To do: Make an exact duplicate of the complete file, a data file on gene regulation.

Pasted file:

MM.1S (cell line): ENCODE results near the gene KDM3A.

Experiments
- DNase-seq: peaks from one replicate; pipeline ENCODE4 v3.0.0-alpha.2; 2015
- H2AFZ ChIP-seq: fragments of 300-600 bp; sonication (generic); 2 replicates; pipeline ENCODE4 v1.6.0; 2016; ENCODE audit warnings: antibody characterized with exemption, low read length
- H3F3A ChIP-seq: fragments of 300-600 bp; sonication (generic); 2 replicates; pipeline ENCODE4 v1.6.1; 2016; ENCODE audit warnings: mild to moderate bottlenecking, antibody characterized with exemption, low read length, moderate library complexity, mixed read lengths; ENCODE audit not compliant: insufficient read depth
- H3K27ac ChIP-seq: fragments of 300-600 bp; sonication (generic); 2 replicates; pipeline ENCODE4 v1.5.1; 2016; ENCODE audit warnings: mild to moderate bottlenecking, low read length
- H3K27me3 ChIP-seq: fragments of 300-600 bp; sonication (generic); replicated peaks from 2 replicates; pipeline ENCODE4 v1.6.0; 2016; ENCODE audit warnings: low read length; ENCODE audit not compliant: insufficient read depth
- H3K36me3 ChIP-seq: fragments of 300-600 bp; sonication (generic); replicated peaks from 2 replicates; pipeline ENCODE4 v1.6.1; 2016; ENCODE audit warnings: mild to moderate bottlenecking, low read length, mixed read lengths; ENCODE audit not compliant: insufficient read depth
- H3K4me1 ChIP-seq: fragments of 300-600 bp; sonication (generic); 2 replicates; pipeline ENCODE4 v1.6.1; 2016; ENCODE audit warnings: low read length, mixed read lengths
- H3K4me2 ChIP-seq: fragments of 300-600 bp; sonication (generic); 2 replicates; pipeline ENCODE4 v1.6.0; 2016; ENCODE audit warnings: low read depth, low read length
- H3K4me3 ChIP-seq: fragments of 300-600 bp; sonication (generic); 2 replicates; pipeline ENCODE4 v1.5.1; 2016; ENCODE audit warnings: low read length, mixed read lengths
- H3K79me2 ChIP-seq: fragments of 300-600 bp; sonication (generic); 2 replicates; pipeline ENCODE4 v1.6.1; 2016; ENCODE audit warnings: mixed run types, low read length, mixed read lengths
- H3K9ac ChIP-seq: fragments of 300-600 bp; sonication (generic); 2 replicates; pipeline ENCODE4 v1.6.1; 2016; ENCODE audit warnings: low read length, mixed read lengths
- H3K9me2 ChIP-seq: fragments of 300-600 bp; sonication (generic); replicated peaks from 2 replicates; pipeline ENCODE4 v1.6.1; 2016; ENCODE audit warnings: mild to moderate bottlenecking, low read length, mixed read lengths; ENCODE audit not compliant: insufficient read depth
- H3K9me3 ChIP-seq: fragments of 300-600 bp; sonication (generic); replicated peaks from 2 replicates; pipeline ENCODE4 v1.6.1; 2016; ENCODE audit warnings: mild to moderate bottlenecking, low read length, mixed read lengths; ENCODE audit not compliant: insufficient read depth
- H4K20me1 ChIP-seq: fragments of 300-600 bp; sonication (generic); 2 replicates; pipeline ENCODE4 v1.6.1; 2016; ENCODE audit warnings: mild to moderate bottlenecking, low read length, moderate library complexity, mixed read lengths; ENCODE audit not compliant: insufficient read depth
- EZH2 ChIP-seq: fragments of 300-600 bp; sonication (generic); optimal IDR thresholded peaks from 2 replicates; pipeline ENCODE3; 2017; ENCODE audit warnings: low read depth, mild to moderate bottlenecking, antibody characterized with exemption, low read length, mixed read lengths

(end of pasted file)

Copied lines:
MM.1S (cell line): ENCODE results near the gene KDM3A.

Experiments
- DNase-seq: peaks from one replicate; pipeline ENCODE4 v3.0.0-alpha.2; 2015
- H2AFZ ChIP-seq: fragments of 300-600 bp; sonication (generic); 2 replicates; pipeline ENCODE4 v1.6.0; 2016; ENCODE audit warnings: antibody characterized with exemption, low read length
- H3F3A ChIP-seq: fragments of 300-600 bp; sonication (generic); 2 replicates; pipeline ENCODE4 v1.6.1; 2016; ENCODE audit warnings: mild to moderate bottlenecking, antibody characterized with exemption, low read length, moderate library complexity, mixed read lengths; ENCODE audit not compliant: insufficient read depth
- H3K27ac ChIP-seq: fragments of 300-600 bp; sonication (generic); 2 replicates; pipeline ENCODE4 v1.5.1; 2016; ENCODE audit warnings: mild to moderate bottlenecking, low read length
- H3K27me3 ChIP-seq: fragments of 300-600 bp; sonication (generic); replicated peaks from 2 replicates; pipeline ENCODE4 v1.6.0; 2016; ENCODE audit warnings: low read length; ENCODE audit not compliant: insufficient read depth
- H3K36me3 ChIP-seq: fragments of 300-600 bp; sonication (generic); replicated peaks from 2 replicates; pipeline ENCODE4 v1.6.1; 2016; ENCODE audit warnings: mild to moderate bottlenecking, low read length, mixed read lengths; ENCODE audit not compliant: insufficient read depth
- H3K4me1 ChIP-seq: fragments of 300-600 bp; sonication (generic); 2 replicates; pipeline ENCODE4 v1.6.1; 2016; ENCODE audit warnings: low read length, mixed read lengths
- H3K4me2 ChIP-seq: fragments of 300-600 bp; sonication (generic); 2 replicates; pipeline ENCODE4 v1.6.0; 2016; ENCODE audit warnings: low read depth, low read length
- H3K4me3 ChIP-seq: fragments of 300-600 bp; sonication (generic); 2 replicates; pipeline ENCODE4 v1.5.1; 2016; ENCODE audit warnings: low read length, mixed read lengths
- H3K79me2 ChIP-seq: fragments of 300-600 bp; sonication (generic); 2 replicates; pipeline ENCODE4 v1.6.1; 2016; ENCODE audit warnings: mixed run types, low read length, mixed read lengths
- H3K9ac ChIP-seq: fragments of 300-600 bp; sonication (generic); 2 replicates; pipeline ENCODE4 v1.6.1; 2016; ENCODE audit warnings: low read length, mixed read lengths
- H3K9me2 ChIP-seq: fragments of 300-600 bp; sonication (generic); replicated peaks from 2 replicates; pipeline ENCODE4 v1.6.1; 2016; ENCODE audit warnings: mild to moderate bottlenecking, low read length, mixed read lengths; ENCODE audit not compliant: insufficient read depth
- H3K9me3 ChIP-seq: fragments of 300-600 bp; sonication (generic); replicated peaks from 2 replicates; pipeline ENCODE4 v1.6.1; 2016; ENCODE audit warnings: mild to moderate bottlenecking, low read length, mixed read lengths; ENCODE audit not compliant: insufficient read depth
- H4K20me1 ChIP-seq: fragments of 300-600 bp; sonication (generic); 2 replicates; pipeline ENCODE4 v1.6.1; 2016; ENCODE audit warnings: mild to moderate bottlenecking, low read length, moderate library complexity, mixed read lengths; ENCODE audit not compliant: insufficient read depth
- EZH2 ChIP-seq: fragments of 300-600 bp; sonication (generic); optimal IDR thresholded peaks from 2 replicates; pipeline ENCODE3; 2017; ENCODE audit warnings: low read depth, mild to moderate bottlenecking, antibody characterized with exemption, low read length, mixed read lengths